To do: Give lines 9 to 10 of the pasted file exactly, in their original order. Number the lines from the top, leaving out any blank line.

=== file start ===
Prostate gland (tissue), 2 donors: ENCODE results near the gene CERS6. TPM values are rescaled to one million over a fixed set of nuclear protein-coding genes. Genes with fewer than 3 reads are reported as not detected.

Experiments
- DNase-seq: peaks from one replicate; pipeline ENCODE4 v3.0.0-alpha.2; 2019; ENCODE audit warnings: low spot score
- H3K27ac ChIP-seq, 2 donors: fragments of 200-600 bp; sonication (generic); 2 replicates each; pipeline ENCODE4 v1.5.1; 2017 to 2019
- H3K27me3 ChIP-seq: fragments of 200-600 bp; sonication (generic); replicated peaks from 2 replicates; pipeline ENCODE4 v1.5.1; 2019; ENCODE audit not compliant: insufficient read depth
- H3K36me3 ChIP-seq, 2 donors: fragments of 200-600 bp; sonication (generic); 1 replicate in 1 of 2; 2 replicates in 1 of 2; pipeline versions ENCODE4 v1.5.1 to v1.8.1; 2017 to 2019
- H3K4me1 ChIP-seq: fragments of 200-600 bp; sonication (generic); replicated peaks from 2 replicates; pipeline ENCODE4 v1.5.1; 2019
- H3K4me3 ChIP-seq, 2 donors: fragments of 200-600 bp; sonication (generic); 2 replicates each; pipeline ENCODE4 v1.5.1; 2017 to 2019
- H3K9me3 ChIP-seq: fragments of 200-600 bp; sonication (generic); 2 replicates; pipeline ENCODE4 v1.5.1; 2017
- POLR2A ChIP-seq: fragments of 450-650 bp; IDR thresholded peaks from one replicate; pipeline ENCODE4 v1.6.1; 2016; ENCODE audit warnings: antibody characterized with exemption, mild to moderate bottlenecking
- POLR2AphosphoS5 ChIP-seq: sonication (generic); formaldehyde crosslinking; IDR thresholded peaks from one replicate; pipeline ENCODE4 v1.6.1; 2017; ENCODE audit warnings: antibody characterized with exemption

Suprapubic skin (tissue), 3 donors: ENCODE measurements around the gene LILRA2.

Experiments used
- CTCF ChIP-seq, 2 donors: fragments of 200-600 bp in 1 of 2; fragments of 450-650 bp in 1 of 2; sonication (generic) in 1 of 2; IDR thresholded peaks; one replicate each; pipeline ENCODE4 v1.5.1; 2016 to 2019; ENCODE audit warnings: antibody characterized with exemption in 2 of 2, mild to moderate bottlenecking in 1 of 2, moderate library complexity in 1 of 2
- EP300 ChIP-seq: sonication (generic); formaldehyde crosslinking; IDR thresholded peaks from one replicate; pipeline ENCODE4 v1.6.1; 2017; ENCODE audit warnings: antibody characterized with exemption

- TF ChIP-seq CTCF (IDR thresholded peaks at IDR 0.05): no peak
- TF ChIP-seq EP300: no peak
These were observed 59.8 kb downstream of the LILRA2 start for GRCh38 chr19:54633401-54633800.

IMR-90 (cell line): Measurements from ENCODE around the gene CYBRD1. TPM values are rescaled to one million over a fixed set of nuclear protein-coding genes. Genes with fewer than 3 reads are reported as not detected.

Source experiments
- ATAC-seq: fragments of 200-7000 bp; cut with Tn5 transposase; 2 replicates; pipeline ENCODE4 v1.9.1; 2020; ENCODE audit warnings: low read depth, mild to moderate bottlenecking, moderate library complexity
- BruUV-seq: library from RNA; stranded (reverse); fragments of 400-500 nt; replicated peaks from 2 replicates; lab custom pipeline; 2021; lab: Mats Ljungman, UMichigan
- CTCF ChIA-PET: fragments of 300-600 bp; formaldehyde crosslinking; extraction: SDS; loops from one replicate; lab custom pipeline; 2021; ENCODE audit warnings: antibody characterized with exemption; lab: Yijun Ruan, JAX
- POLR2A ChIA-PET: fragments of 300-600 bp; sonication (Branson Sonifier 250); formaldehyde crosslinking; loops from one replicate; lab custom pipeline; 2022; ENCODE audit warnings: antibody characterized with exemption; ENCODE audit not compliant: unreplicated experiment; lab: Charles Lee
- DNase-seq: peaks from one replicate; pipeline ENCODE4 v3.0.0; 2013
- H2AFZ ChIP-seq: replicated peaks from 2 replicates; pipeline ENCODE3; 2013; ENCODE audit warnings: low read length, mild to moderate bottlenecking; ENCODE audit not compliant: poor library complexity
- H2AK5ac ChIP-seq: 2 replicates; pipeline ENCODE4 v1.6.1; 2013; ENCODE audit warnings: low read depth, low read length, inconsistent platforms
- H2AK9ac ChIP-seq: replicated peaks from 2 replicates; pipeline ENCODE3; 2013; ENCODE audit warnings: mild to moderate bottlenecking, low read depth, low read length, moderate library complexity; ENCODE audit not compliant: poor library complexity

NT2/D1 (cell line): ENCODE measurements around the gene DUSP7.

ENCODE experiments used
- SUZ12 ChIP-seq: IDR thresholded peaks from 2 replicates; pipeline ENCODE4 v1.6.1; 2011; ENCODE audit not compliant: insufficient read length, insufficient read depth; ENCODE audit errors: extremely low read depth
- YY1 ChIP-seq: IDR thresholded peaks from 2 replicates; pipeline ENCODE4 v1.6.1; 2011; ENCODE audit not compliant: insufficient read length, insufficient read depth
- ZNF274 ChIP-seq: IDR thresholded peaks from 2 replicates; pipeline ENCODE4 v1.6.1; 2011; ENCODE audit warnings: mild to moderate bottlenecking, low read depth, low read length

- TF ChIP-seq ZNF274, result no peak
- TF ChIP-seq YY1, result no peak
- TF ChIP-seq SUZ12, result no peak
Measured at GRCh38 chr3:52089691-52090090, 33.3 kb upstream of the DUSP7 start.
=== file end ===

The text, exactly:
- H3K9me3 ChIP-seq: fragments of 200-600 bp; sonication (generic); 2 replicates; pipeline ENCODE4 v1.5.1; 2017
- POLR2A ChIP-seq: fragments of 450-650 bp; IDR thresholded peaks from one replicate; pipeline ENCODE4 v1.6.1; 2016; ENCODE audit warnings: antibody characterized with exemption, mild to moderate bottlenecking